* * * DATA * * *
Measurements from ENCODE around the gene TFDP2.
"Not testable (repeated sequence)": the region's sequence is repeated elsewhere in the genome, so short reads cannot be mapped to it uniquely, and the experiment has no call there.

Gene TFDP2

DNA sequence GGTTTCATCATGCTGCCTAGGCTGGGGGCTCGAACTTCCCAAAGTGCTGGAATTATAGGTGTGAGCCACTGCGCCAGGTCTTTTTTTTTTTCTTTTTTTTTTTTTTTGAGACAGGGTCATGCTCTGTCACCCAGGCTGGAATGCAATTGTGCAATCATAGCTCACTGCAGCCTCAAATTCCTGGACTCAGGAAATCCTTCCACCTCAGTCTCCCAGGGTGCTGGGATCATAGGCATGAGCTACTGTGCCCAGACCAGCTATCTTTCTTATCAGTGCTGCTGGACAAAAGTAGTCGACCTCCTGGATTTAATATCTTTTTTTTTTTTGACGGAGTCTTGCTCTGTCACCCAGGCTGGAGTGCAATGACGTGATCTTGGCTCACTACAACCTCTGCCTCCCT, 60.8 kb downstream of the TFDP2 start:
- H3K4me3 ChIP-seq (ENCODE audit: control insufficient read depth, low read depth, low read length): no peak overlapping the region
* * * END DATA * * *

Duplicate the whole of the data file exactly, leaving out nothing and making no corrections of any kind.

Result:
Measurements from ENCODE around the gene TFDP2.
"Not testable (repeated sequence)": the region's sequence is repeated elsewhere in the genome, so short reads cannot be mapped to it uniquely, and the experiment has no call there.

Gene TFDP2

DNA sequence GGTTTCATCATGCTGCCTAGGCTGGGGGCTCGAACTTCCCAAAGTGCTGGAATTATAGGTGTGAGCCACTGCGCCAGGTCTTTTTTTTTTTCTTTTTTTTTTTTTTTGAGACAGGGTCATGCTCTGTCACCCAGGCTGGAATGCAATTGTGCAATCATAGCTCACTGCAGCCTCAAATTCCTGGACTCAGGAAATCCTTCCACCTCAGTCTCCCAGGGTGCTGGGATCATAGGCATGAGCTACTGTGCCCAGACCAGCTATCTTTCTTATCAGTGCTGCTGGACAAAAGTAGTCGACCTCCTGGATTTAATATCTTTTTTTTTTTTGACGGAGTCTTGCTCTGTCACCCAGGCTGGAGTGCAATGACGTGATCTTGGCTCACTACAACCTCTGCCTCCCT, 60.8 kb downstream of the TFDP2 start:
- H3K4me3 ChIP-seq (ENCODE audit: control insufficient read depth, low read depth, low read length): no peak overlapping the region